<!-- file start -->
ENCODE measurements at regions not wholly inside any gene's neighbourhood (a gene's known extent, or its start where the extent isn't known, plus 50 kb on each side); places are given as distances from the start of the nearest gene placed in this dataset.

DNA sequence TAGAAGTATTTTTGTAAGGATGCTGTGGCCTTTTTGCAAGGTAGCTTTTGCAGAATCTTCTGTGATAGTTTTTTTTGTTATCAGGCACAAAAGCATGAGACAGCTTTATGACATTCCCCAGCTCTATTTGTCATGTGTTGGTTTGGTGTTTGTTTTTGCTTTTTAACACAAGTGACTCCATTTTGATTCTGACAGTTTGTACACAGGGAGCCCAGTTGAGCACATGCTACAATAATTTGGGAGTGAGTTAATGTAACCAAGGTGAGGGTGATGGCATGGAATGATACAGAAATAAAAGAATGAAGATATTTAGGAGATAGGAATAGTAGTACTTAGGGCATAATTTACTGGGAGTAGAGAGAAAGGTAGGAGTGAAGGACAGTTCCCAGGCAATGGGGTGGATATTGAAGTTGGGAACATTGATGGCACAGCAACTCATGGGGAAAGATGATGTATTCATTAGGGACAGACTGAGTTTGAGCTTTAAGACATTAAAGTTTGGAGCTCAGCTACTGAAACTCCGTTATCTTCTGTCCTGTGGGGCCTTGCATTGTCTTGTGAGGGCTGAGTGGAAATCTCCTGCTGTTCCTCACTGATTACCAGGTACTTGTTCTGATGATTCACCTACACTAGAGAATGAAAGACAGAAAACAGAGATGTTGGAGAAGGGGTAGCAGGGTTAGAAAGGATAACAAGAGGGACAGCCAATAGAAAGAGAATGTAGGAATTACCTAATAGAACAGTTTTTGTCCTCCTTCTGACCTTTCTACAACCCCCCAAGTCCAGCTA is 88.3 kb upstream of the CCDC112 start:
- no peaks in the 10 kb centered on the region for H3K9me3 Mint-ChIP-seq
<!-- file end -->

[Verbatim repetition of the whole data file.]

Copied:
ENCODE measurements at regions not wholly inside any gene's neighbourhood (a gene's known extent, or its start where the extent isn't known, plus 50 kb on each side); places are given as distances from the start of the nearest gene placed in this dataset.

DNA sequence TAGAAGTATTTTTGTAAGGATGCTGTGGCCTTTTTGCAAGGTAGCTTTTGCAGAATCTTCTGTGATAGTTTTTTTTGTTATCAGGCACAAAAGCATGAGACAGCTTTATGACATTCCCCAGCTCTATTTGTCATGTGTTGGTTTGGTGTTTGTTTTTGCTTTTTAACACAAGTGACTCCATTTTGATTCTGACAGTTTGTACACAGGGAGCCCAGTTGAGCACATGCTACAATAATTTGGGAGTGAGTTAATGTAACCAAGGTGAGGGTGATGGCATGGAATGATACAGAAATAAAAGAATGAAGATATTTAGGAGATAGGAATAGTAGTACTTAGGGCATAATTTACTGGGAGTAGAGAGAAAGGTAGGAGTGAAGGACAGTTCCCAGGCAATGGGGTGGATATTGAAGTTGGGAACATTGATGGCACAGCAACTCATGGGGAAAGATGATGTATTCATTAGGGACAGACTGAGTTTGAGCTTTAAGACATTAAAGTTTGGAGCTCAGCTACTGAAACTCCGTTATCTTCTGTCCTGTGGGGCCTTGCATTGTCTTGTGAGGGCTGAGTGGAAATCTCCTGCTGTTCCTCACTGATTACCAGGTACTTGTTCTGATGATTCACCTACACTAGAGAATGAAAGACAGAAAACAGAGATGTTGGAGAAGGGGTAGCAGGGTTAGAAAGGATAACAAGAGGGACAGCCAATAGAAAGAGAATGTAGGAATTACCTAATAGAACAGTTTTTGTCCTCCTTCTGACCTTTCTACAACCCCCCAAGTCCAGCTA is 88.3 kb upstream of the CCDC112 start:
- no peaks in the 10 kb centered on the region for H3K9me3 Mint-ChIP-seq